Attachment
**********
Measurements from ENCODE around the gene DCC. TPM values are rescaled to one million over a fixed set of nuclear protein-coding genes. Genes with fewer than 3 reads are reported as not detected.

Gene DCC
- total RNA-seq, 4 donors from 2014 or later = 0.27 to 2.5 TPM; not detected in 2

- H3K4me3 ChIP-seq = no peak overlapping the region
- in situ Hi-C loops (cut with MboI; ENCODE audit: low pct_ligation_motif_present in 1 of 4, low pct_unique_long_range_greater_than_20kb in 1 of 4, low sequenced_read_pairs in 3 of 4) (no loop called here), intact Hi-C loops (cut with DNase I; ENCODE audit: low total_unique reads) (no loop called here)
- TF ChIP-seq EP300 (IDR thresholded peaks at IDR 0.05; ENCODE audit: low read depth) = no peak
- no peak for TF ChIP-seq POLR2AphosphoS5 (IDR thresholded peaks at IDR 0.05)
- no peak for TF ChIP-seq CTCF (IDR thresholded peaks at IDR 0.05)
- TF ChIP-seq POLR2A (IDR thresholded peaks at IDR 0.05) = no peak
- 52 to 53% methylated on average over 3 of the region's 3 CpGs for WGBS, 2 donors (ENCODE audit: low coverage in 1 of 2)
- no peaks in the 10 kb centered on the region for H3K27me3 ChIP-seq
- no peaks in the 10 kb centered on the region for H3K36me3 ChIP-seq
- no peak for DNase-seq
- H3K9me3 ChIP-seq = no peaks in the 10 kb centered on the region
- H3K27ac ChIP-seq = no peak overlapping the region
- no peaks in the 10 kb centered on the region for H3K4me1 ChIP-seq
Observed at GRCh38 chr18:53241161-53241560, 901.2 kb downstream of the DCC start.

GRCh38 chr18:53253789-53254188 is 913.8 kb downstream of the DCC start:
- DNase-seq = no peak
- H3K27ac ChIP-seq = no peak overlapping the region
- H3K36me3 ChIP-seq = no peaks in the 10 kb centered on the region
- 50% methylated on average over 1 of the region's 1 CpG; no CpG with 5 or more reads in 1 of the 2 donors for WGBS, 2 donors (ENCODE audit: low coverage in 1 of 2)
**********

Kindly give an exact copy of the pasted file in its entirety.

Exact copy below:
Measurements from ENCODE around the gene DCC. TPM values are rescaled to one million over a fixed set of nuclear protein-coding genes. Genes with fewer than 3 reads are reported as not detected.

Gene DCC
- total RNA-seq, 4 donors from 2014 or later = 0.27 to 2.5 TPM; not detected in 2

- H3K4me3 ChIP-seq = no peak overlapping the region
- in situ Hi-C loops (cut with MboI; ENCODE audit: low pct_ligation_motif_present in 1 of 4, low pct_unique_long_range_greater_than_20kb in 1 of 4, low sequenced_read_pairs in 3 of 4) (no loop called here), intact Hi-C loops (cut with DNase I; ENCODE audit: low total_unique reads) (no loop called here)
- TF ChIP-seq EP300 (IDR thresholded peaks at IDR 0.05; ENCODE audit: low read depth) = no peak
- no peak for TF ChIP-seq POLR2AphosphoS5 (IDR thresholded peaks at IDR 0.05)
- no peak for TF ChIP-seq CTCF (IDR thresholded peaks at IDR 0.05)
- TF ChIP-seq POLR2A (IDR thresholded peaks at IDR 0.05) = no peak
- 52 to 53% methylated on average over 3 of the region's 3 CpGs for WGBS, 2 donors (ENCODE audit: low coverage in 1 of 2)
- no peaks in the 10 kb centered on the region for H3K27me3 ChIP-seq
- no peaks in the 10 kb centered on the region for H3K36me3 ChIP-seq
- no peak for DNase-seq
- H3K9me3 ChIP-seq = no peaks in the 10 kb centered on the region
- H3K27ac ChIP-seq = no peak overlapping the region
- no peaks in the 10 kb centered on the region for H3K4me1 ChIP-seq
Observed at GRCh38 chr18:53241161-53241560, 901.2 kb downstream of the DCC start.

GRCh38 chr18:53253789-53254188 is 913.8 kb downstream of the DCC start:
- DNase-seq = no peak
- H3K27ac ChIP-seq = no peak overlapping the region
- H3K36me3 ChIP-seq = no peaks in the 10 kb centered on the region
- 50% methylated on average over 1 of the region's 1 CpG; no CpG with 5 or more reads in 1 of the 2 donors for WGBS, 2 donors (ENCODE audit: low coverage in 1 of 2)